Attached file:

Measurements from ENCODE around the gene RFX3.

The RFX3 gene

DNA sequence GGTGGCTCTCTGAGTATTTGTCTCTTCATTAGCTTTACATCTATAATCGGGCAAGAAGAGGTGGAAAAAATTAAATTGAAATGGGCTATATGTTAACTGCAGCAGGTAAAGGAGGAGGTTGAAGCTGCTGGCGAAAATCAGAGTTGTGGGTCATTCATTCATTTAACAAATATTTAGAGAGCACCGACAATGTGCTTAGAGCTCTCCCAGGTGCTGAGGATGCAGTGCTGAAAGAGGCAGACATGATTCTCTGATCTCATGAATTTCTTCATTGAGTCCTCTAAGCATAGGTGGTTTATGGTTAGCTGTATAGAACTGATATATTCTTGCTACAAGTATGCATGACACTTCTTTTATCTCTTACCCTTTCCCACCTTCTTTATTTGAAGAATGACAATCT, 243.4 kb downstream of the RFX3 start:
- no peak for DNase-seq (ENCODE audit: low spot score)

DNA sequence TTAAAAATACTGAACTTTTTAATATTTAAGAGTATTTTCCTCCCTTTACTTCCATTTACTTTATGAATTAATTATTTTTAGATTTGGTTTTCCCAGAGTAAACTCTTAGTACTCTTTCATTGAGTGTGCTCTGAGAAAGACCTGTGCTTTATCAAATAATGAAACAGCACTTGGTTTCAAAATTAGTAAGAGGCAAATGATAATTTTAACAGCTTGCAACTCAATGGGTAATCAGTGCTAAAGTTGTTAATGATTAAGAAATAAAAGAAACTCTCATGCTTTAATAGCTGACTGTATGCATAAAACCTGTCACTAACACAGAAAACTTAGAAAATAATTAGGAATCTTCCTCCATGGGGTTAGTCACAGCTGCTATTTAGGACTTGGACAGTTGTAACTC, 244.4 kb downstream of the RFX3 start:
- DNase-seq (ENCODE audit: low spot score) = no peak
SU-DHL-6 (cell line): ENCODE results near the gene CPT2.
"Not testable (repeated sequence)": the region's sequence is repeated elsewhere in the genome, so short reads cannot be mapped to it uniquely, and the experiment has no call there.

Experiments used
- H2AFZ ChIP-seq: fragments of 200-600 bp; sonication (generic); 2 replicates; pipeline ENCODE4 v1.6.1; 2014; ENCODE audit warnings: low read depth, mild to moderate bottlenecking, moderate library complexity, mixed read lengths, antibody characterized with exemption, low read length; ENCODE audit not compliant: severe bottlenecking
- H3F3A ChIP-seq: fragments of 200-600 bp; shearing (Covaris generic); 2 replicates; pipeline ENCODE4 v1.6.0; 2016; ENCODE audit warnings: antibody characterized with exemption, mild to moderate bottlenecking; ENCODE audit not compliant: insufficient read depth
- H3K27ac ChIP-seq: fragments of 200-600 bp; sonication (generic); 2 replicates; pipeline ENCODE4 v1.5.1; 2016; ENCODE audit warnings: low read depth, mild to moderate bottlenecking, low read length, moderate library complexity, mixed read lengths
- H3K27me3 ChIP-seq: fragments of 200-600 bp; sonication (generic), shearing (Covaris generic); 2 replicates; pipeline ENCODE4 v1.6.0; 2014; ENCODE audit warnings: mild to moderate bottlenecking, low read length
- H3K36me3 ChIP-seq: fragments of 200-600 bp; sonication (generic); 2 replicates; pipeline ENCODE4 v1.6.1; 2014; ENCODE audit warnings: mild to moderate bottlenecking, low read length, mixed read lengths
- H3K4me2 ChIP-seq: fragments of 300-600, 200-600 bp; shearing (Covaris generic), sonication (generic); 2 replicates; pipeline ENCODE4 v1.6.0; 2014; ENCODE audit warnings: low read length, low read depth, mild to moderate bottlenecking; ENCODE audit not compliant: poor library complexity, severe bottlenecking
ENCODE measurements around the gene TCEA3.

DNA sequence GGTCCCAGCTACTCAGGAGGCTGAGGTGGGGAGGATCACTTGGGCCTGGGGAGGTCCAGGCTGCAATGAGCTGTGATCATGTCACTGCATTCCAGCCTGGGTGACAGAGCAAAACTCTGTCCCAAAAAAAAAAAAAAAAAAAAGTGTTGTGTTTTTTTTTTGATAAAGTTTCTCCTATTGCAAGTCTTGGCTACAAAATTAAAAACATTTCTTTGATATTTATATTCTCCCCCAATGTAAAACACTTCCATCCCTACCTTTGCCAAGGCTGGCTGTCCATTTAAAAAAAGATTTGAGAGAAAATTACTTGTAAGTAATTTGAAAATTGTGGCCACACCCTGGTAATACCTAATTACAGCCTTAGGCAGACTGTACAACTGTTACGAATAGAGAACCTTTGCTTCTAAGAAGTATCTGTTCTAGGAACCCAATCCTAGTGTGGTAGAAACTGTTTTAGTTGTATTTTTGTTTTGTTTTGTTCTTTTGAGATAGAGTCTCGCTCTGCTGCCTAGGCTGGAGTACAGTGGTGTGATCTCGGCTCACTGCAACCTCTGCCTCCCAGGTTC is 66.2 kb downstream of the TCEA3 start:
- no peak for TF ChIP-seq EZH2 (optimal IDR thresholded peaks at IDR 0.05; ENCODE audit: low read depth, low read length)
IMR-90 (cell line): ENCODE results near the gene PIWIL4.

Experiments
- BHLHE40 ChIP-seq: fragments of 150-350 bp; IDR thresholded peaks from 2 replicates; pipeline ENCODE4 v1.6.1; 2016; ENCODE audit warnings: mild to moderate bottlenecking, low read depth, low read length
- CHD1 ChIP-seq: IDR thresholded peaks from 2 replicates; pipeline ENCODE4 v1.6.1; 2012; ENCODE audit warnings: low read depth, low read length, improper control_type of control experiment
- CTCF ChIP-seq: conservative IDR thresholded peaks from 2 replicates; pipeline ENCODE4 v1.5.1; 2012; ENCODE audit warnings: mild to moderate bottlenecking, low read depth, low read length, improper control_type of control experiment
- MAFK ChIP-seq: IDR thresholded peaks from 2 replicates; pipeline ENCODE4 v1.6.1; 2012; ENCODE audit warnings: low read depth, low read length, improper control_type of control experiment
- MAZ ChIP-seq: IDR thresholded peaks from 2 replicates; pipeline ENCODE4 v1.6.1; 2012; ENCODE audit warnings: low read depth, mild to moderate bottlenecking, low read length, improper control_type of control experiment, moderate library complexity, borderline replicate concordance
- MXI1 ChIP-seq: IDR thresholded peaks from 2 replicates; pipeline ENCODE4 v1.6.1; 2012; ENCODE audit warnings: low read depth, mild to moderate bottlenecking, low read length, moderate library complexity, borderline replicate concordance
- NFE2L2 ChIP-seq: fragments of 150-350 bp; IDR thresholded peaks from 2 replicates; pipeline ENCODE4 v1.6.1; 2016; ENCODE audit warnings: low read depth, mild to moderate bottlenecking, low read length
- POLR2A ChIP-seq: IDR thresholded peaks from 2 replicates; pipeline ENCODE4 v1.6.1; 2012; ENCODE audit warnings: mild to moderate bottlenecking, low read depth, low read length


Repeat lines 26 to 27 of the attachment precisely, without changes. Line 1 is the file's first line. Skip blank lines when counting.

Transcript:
- MXI1 ChIP-seq: IDR thresholded peaks from 2 replicates; pipeline ENCODE4 v1.6.1; 2012; ENCODE audit warnings: low read depth, mild to moderate bottlenecking, low read length, moderate library complexity, borderline replicate concordance
- NFE2L2 ChIP-seq: fragments of 150-350 bp; IDR thresholded peaks from 2 replicates; pipeline ENCODE4 v1.6.1; 2016; ENCODE audit warnings: low read depth, mild to moderate bottlenecking, low read length